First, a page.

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Tuesday, 3 June 2003
Page: 15835

Mr JENKINS (9:00 PM) —Access to justice is a basic human right. To achieve this requires an understanding of the law and the legal process and therefore depends on access to appropriate legal services. To this end, I welcome tonight the decision by Victoria Legal Aid to earmark $175,000 a year to establish a new community legal centre in the city of Whittlesea. This centre has been described as a three-worker community legal service. This decision was made possible by the injection of some $14 million over four years from Victoria's state budget to increase funding for Victoria Legal Aid. I congratulate Attorney-General Rob Hulls and his parliamentary secretary, Jenny Mikakos, for earmarking $350,000 of Victoria Legal Aid funding to increase community legal services throughout Victoria.

This is in contrast to the way in which the Commonwealth sees its role in the provision of community legal services. Long ago, this government wiped its hands of responsibility in this area. If we look at the history of the way in which the Commonwealth government has involved itself in matters to do with legal aid and community legal services, we see that back in the Whitlam years the government put in place the Australian Legal Aid Office, which enabled the fragmented state and territory systems to come together and therefore have a national approach. Regrettably, subsequent coalition governments have torn this apart, to the extent that we now see this present government having, as I said, abrogated any responsibility for community legal services. In fact, the Commonwealth Attorney-General had as an aim to either merge or close the community legal centres. This would no doubt have led to a reduction in people's access to community legal services.

Community legal centres play a very important role in that they provide legal responses that reflect the needs of the communities in which they exist. If you look at the city of Whittlesea, you see that many of the people living within that municipality are from culturally and linguistically diverse backgrounds. Two-thirds of the people who have been using the limited legal services that have been available in the past have been from non-English-speaking backgrounds. Over half the people who have used the legal service are women, and many of them are young people or retirees. Because of this injection of funding and the new legal service in the city of Whittlesea, Broadmeadows Legal Service—which previously provided an outreach service to Whittlesea—will now be able to establish services in the satellite city of Sunbury.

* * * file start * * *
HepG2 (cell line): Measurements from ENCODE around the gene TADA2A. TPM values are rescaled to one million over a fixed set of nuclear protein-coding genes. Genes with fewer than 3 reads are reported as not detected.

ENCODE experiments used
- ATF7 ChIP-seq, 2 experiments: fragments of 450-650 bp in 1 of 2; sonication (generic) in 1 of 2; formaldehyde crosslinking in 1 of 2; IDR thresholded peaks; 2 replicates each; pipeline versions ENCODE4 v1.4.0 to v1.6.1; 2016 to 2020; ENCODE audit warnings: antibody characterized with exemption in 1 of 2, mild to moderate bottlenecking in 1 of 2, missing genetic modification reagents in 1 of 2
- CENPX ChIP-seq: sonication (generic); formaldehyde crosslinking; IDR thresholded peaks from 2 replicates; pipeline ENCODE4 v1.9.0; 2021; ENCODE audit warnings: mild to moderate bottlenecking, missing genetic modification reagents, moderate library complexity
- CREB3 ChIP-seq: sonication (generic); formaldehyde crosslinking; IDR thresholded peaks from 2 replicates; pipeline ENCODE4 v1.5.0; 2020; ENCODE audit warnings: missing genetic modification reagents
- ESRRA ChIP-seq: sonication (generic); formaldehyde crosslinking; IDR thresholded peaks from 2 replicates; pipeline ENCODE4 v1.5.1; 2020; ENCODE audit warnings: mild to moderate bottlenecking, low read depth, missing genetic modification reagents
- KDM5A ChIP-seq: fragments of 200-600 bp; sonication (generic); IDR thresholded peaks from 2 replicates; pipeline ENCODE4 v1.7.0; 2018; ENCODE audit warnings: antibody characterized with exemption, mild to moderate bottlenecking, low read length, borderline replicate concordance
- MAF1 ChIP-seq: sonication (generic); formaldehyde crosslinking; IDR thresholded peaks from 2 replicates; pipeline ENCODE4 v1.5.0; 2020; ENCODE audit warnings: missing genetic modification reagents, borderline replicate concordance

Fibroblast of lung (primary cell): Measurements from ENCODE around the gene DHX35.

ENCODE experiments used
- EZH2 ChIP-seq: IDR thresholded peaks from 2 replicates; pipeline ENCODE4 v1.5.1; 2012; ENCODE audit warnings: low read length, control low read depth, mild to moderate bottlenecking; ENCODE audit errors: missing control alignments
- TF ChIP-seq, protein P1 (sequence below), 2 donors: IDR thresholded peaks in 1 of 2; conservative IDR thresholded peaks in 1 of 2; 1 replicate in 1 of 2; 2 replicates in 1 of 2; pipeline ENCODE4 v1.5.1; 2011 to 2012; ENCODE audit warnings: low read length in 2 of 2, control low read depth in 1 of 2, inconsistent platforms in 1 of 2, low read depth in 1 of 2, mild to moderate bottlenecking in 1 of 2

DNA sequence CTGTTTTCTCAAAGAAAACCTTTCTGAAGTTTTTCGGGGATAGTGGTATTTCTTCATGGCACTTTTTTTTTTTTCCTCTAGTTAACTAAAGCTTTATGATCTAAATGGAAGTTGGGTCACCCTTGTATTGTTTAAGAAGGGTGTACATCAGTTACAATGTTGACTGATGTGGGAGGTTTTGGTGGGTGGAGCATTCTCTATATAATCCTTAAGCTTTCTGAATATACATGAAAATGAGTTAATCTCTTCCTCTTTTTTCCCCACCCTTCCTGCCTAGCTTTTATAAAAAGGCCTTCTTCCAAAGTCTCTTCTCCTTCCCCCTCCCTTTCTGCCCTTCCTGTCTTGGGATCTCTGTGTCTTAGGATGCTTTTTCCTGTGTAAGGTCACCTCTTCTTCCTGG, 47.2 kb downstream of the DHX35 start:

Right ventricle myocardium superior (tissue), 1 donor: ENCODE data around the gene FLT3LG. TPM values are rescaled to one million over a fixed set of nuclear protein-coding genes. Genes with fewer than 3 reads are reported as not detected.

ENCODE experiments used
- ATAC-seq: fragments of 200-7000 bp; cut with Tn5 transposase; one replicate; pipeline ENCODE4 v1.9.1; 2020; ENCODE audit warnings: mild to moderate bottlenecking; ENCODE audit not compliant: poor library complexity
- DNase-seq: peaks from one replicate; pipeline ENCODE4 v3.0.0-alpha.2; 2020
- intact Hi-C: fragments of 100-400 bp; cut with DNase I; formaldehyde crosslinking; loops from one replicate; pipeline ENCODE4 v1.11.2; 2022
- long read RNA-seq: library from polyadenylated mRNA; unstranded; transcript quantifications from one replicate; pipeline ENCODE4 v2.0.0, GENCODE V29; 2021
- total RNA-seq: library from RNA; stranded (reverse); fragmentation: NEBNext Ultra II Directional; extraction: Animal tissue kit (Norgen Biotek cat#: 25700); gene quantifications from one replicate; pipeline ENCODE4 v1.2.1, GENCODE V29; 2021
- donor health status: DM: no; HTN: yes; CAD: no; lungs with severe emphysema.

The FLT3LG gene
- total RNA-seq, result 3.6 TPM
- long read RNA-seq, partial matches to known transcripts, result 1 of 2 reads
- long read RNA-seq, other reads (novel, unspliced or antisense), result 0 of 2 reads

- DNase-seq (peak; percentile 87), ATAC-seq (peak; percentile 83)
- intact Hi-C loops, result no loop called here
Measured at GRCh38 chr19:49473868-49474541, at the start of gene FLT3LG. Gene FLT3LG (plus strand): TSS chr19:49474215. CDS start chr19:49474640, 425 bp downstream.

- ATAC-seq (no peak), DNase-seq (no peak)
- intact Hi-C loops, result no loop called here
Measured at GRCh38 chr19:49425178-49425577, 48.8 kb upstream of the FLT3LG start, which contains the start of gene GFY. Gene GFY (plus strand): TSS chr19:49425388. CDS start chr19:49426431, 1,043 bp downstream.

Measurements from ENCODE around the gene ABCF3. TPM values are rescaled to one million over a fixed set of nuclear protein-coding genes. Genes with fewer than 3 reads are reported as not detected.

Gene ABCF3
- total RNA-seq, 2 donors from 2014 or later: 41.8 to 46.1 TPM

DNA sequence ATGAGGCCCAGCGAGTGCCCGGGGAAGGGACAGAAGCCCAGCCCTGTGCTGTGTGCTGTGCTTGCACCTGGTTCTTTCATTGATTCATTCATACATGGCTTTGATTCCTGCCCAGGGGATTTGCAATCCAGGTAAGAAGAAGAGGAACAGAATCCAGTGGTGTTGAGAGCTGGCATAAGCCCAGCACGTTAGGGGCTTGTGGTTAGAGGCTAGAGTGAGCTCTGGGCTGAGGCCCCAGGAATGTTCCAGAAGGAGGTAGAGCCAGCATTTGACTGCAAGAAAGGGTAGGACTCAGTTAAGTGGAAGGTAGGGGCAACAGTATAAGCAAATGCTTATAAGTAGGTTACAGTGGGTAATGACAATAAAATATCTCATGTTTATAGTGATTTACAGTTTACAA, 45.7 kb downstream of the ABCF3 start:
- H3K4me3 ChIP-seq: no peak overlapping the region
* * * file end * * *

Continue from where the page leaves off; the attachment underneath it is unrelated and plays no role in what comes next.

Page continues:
This is a very important decision by the state government, and I wish to give credit to the state government for their commitment to not only community legal services but also legal aid in general. The importance of being able to give communities access to legal services that are relevant cannot be overemphasised. I envisage that the community groups that have come together to wage this campaign—which has been successful because of the good offices of the state government—will continue to wish to be involved in consultations with Victoria Legal Aid to ensure that the service that is provided meets the needs of the community which will be served by this legal service.

One of the most important aspects of community legal centres has been their involvement in legal education. They are best able to cater for the type of education and exposure to legal rights that a community requires. The community legal centre will also be able to look at ways in which it can bridge the gap with the various ethnic communities that are represented in the population of the city of Whittlesea and ensure that they have access to relevant legal services.

This has been a long local campaign. I deeply regret that the Commonwealth government has not been able to see its way clear to be involved in establishing this service. The state government is to be applauded, and the community is to be applauded for its perseverance in ensuring that this service is established. The most important aspect of this is that community legal centres address the needs of those who are most disadvantaged and who have to go the hardest yards to try to get proper legal services. This new centre will address that need in the city of Whittlesea. (Time expired)